Are we on track to meet solar power targets?  

Maximising efficiencies to meet renewable targets – in our latest feature, Simone Bruckner, managing director of resistor manufacturer Cressall, takes a deep dive into the progress and necessary changes in the renewable sector as the UK grapples with securing its energy supply.

Simone Bruckner, managing director of resistor manufacturer Cressall, examines the UK's renewable sector's advancements and required shifts in our recent feature. T

This exploration comes on the heels of an April 2023 report by the House of Commons, which suggests that the UK, at its current rate, will miss its decarbonisation target for the power sector set for 2035. 

More and more applications are going electric. Whether it’s the cars we drive or the heat pumps in our homes, rising electrification puts more pressure on the grid. In fact, the UK’s electricity demand is expected to double by 2035.   

60% comes from low carbon sources

60 per cent of our current electricity usage comes from low-carbon sources, which include renewables and nuclear power. But within the next twelve years, renewables are expected to supply up to 90 per cent of the country’s power if we’re to meet decarbonisation targets. In real terms, this sets a target of around 150 GW of renewable energy. But this is a long way off our current capacity of just 40 GW.   

Further efforts to secure the UK’s energy independence while meeting decarbonisation targets have resulted in additional goals. The British Energy Security Strategy has outlined a 50 GW target for offshore wind by 2030 and a 70 GW target for solar by 2035.   

But with a current solar capacity of just 14 GW, is the UK on track to meet such targets?   

Delving into solar   

One of the biggest issues those in the solar sector faces is obtaining planning permissions and approvals. Industry body Solar Energy UK reported back in 2021 that around 17 GW of new projects were in the planning pipeline, with just under 800 MW of new projects entering the pipeline each month. But typically only around 500 MW of capacity is added each year, much lower than the approximate 4.5 GW required to meet the Security Strategy’s 70 GW target.    

In Sleaford, Lincolnshire, a 600 MW solar farm able to power 190,000 homes is currently undergoing consultation with local residents. Despite being in talks now, if the plans for the farm are approved, it’s not expected to start construction until at least 2026.  

Another problem with solar power is efficiency. Solar panels tend to operate with efficiencies between 15 and 20 per cent, compared to between 30 and 50 per cent for wind. Evidently, there’s improvements to be made to the efficiency of solar power if the UK is to hit its targets. But what can be done?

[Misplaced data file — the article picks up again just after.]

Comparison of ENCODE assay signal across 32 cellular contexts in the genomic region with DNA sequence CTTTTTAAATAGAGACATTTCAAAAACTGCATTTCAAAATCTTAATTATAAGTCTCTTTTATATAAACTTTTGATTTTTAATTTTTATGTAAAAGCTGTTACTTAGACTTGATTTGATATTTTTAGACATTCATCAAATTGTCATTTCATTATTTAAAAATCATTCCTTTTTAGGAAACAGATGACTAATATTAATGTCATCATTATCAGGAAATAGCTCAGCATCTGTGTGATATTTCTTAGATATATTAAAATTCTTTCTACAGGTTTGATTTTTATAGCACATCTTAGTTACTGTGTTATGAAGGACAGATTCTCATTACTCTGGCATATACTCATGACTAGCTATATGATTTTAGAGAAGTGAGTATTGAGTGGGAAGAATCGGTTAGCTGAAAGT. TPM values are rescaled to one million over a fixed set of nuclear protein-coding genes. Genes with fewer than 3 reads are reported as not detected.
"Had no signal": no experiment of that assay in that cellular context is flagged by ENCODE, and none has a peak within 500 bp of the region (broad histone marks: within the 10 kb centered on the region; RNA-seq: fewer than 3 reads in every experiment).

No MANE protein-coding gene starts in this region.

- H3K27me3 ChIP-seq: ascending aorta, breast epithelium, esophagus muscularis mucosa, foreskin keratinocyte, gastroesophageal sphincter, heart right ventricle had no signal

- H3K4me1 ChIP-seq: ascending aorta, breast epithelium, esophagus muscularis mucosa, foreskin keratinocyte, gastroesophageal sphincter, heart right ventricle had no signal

Safe, effective maintenance   

Maintenance is a key factor in improving efficiency. Regular cleaning and inspection ensures that the solar panels are working properly. But there might be times when the solar panel needs to be disconnected for more extensive maintenance or repairs, presenting an electrical safety challenge.   

While there is still sufficient light, the solar panel will continue to produce electricity. This electricity must be discharged so that the panel can be handled safely. This can be done using a load bank, which dissipates excess electricity to allow safe disconnection, installation, and maintenance of solar panels. 

The benefits of motorisation

Ground-mounted solar panels have space advantage, compared to those fixed onto rooftops. This means that the panels can be tilted and moved with respect to the sun’s position in the sky. An electric drive system moves the panels, either along a pre-programmed path or using information obtained via solar radiation sensors.   

Moving the solar panels helps maximise their efficiency throughout the day and accounting for minute changes in the sun’s position and trajectory throughout the seasons. In fact, these systems can increase the output of solar farms by up to 35 per cent.   

Motorising solar panels requires electronics that can ensure they move precisely and safely. To achieve this, a dynamic braking resistor (DBR) can be used. A DBR dissipates the excess voltage generated by the motors as they decelerate. As a result, the panels stop exactly when required, resulting in a more accurate positioning.   

Though these slight changes in positioning may only be minute, when multiplied across an entire solar farm, they represent a significant proportion of its overall output and efficiency.   

Finding suitable resistors for the solar sector can be a challenge. Cressall has vast experience in providing resistors for a variety of applications, including renewables. Offering resistors with no wearing components can last as long as the solar panels themselves, minimising downtime.  

As deadlines get closer, pressure is mounting to provide a secure supply of green energy. Evidently, governments, planning regulators, energy companies and manufacturers will all have a part to play in the UK’s journey to green energy. As the House of Commons’ report states, achieving a decarbonised energy system will not come easily ─ but it is not impossible.